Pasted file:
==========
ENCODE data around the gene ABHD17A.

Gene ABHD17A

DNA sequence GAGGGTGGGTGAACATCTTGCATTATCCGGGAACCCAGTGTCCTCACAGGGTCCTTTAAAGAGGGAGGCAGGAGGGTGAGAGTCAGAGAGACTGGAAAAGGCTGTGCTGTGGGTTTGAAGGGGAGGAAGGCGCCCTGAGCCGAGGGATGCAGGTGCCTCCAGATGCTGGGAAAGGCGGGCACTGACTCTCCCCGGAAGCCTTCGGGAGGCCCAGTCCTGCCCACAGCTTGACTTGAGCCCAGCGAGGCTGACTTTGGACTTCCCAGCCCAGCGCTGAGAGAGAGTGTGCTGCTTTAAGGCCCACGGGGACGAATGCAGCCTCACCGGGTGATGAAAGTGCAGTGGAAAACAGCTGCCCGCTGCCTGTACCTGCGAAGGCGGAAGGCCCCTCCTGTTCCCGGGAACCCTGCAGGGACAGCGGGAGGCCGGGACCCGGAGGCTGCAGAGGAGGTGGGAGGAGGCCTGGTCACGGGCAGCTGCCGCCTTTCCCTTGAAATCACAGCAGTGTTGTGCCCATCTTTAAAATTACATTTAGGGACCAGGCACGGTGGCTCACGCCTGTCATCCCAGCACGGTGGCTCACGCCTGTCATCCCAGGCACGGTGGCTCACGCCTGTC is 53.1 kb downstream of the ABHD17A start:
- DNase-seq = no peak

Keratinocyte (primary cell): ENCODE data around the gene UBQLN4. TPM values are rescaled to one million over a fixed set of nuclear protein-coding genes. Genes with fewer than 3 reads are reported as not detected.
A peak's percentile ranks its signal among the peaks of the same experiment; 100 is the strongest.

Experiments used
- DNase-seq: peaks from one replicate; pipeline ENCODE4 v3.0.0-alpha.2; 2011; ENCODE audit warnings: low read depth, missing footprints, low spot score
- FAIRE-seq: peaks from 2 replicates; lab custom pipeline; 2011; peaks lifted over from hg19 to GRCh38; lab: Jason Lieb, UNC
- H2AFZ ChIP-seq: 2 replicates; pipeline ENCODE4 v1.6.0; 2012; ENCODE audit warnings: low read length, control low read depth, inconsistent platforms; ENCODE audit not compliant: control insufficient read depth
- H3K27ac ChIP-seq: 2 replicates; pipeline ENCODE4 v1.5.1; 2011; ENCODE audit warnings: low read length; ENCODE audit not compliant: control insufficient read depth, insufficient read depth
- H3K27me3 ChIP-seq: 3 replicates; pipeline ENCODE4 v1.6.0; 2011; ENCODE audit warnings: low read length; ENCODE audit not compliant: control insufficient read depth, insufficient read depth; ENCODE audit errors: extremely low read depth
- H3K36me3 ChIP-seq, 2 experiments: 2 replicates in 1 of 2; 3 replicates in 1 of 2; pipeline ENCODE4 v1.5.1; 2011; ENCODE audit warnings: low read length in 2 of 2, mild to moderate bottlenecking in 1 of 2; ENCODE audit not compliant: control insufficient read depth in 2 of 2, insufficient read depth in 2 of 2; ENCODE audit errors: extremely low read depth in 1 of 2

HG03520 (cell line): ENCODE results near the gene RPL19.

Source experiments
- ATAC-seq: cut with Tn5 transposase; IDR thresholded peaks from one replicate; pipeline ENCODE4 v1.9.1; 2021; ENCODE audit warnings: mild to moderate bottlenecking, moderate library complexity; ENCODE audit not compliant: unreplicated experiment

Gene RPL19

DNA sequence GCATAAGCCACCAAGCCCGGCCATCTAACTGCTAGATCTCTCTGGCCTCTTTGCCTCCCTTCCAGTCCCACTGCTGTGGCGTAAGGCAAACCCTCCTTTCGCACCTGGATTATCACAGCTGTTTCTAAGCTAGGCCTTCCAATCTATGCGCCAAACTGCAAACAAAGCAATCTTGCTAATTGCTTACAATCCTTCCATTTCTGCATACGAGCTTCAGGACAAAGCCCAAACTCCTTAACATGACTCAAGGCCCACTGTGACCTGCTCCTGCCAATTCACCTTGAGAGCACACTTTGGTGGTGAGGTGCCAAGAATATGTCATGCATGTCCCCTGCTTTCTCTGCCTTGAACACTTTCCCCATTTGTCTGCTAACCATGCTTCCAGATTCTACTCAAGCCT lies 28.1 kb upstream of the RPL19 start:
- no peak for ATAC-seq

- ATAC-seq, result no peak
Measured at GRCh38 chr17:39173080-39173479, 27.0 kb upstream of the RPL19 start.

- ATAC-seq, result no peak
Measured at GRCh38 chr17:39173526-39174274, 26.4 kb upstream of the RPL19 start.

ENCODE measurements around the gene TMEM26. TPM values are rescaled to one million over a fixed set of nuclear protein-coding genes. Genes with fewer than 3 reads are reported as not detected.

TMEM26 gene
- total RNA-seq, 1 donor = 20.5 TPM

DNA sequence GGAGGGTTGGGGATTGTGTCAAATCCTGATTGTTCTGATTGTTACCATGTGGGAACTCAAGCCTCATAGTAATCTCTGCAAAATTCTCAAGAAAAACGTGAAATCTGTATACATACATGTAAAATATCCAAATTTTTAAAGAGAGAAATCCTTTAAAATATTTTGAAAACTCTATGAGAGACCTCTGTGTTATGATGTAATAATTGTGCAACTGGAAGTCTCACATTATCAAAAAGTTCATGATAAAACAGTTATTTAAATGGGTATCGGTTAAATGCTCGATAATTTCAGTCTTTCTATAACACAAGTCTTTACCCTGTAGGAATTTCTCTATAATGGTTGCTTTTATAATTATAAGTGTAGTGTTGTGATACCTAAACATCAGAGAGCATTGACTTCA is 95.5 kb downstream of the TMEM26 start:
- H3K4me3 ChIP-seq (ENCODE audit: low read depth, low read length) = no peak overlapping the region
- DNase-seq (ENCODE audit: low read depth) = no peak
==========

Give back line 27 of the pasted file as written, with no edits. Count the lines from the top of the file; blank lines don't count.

DNA sequence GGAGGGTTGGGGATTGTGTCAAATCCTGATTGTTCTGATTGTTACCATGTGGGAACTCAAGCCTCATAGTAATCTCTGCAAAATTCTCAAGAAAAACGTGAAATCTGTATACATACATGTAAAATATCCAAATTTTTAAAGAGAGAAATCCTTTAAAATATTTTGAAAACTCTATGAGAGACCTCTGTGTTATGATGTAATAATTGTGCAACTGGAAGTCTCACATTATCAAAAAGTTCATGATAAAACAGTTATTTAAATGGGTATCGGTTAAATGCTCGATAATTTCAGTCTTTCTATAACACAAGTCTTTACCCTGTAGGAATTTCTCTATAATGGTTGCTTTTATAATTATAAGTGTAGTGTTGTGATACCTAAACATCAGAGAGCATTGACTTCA is 95.5 kb downstream of the TMEM26 start: